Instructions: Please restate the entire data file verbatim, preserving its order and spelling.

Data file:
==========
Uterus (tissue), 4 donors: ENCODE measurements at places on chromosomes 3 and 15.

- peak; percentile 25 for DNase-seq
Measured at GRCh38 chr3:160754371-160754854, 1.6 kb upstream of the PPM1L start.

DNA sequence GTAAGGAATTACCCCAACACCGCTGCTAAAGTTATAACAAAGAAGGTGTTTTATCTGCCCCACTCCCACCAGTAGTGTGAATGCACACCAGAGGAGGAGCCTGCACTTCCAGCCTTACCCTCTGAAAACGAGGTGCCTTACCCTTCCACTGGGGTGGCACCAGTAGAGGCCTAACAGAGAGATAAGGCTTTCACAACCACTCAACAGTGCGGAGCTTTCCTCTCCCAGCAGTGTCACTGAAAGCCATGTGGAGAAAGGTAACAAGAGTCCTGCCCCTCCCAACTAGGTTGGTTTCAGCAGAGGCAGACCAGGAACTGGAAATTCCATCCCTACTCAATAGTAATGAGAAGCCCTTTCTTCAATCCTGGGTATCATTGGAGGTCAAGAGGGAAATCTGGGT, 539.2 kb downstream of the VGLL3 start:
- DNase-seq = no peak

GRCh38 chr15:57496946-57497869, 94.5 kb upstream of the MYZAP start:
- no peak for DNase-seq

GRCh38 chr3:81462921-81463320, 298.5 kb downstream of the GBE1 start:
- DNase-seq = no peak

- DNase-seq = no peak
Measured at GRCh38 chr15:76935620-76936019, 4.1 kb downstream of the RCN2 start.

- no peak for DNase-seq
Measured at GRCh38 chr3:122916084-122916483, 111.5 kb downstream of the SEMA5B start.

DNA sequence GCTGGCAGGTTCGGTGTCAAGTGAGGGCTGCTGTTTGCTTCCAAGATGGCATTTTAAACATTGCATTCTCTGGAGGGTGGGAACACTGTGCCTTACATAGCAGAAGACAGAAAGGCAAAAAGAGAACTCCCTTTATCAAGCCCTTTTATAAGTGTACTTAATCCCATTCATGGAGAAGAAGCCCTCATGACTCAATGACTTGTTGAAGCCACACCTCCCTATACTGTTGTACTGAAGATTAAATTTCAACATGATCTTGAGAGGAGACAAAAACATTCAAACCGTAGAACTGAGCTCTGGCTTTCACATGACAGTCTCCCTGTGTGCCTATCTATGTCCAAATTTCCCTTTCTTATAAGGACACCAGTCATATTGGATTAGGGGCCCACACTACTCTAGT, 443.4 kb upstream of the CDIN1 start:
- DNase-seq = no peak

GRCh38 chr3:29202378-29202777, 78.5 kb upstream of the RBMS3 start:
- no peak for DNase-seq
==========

Uterus (tissue), 4 donors: ENCODE measurements at places on chromosomes 3 and 15.

- peak; percentile 25 for DNase-seq
Measured at GRCh38 chr3:160754371-160754854, 1.6 kb upstream of the PPM1L start.

DNA sequence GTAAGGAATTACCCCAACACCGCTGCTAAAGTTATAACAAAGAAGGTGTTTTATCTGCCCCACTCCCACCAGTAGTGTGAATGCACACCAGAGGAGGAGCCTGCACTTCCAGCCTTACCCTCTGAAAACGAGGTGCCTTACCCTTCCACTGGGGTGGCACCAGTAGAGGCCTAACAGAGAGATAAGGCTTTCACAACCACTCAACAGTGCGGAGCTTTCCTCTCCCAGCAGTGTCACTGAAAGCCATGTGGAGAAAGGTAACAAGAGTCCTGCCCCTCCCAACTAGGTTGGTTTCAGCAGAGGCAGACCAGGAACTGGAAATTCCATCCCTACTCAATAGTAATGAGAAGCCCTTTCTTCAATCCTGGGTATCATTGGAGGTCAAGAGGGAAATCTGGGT, 539.2 kb downstream of the VGLL3 start:
- DNase-seq = no peak

GRCh38 chr15:57496946-57497869, 94.5 kb upstream of the MYZAP start:
- no peak for DNase-seq

GRCh38 chr3:81462921-81463320, 298.5 kb downstream of the GBE1 start:
- DNase-seq = no peak

- DNase-seq = no peak
Measured at GRCh38 chr15:76935620-76936019, 4.1 kb downstream of the RCN2 start.

- no peak for DNase-seq
Measured at GRCh38 chr3:122916084-122916483, 111.5 kb downstream of the SEMA5B start.

DNA sequence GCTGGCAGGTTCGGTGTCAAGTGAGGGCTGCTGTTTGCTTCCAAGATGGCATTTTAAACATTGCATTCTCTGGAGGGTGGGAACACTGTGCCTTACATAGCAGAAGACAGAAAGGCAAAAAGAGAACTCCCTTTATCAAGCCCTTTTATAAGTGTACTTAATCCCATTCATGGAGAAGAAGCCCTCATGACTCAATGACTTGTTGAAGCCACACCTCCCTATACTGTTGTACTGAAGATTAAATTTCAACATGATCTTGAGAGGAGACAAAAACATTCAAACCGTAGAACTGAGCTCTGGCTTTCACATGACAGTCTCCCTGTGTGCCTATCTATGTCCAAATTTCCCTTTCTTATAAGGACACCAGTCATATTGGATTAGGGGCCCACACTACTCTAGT, 443.4 kb upstream of the CDIN1 start:
- DNase-seq = no peak

GRCh38 chr3:29202378-29202777, 78.5 kb upstream of the RBMS3 start:
- no peak for DNase-seq